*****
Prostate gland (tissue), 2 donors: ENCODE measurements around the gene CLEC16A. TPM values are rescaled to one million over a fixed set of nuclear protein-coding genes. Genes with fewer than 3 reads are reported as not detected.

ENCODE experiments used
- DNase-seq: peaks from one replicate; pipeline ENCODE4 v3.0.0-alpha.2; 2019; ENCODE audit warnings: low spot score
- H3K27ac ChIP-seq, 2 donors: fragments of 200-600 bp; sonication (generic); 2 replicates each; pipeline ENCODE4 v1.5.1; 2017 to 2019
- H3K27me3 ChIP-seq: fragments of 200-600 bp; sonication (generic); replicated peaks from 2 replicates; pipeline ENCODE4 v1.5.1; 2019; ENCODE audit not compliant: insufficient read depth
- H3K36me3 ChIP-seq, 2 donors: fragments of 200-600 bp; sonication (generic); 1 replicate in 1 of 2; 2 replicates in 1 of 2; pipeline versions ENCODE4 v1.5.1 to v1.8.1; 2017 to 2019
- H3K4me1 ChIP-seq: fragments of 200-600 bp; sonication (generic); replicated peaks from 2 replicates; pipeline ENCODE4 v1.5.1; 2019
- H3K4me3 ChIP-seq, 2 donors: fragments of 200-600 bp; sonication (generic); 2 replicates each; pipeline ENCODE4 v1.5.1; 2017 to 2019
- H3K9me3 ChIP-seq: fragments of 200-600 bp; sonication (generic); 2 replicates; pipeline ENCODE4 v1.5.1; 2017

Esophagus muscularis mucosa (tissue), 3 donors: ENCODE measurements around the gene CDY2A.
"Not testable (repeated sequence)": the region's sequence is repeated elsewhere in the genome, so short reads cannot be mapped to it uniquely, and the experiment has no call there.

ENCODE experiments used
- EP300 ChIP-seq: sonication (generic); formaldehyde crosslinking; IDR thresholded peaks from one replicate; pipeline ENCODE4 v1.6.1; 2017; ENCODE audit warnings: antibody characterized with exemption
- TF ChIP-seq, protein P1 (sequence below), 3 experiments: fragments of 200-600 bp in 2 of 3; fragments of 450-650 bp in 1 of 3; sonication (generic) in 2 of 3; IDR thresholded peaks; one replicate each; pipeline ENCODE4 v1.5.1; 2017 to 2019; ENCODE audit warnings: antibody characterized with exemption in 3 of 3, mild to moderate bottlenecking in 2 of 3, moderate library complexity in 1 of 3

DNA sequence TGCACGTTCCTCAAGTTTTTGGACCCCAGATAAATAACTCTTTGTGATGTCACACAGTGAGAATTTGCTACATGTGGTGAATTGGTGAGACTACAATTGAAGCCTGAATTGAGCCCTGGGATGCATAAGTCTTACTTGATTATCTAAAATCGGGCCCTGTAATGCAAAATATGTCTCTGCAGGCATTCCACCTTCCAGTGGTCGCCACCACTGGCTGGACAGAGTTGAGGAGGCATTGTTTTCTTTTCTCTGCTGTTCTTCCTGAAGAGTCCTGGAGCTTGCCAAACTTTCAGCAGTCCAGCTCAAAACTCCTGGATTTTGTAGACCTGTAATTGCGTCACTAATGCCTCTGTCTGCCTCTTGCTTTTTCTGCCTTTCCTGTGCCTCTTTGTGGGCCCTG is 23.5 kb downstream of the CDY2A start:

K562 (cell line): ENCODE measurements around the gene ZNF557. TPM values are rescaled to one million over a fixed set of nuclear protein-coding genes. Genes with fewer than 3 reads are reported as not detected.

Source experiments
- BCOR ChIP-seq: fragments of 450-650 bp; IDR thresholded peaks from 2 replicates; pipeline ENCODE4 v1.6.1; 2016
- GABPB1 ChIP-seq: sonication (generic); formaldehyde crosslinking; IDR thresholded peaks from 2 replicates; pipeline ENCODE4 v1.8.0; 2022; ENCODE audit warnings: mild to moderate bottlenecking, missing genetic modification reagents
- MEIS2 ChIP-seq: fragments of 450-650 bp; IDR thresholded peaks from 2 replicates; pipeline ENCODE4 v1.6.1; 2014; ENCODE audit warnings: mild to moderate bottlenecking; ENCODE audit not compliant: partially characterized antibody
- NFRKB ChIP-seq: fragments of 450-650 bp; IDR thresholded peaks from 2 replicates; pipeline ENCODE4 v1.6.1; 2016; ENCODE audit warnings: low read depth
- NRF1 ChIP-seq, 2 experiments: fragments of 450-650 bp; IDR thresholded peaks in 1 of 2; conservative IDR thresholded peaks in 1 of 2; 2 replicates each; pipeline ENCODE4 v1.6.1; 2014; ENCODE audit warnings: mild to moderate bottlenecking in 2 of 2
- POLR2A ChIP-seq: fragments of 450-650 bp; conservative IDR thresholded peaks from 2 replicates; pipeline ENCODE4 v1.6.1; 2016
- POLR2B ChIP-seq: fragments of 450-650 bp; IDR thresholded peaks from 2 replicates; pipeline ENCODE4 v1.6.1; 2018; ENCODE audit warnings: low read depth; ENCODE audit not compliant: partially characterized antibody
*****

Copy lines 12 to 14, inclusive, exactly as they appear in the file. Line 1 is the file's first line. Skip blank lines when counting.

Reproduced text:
ENCODE experiments used
- EP300 ChIP-seq: sonication (generic); formaldehyde crosslinking; IDR thresholded peaks from one replicate; pipeline ENCODE4 v1.6.1; 2017; ENCODE audit warnings: antibody characterized with exemption
- TF ChIP-seq, protein P1 (sequence below), 3 experiments: fragments of 200-600 bp in 2 of 3; fragments of 450-650 bp in 1 of 3; sonication (generic) in 2 of 3; IDR thresholded peaks; one replicate each; pipeline ENCODE4 v1.5.1; 2017 to 2019; ENCODE audit warnings: antibody characterized with exemption in 3 of 3, mild to moderate bottlenecking in 2 of 3, moderate library complexity in 1 of 3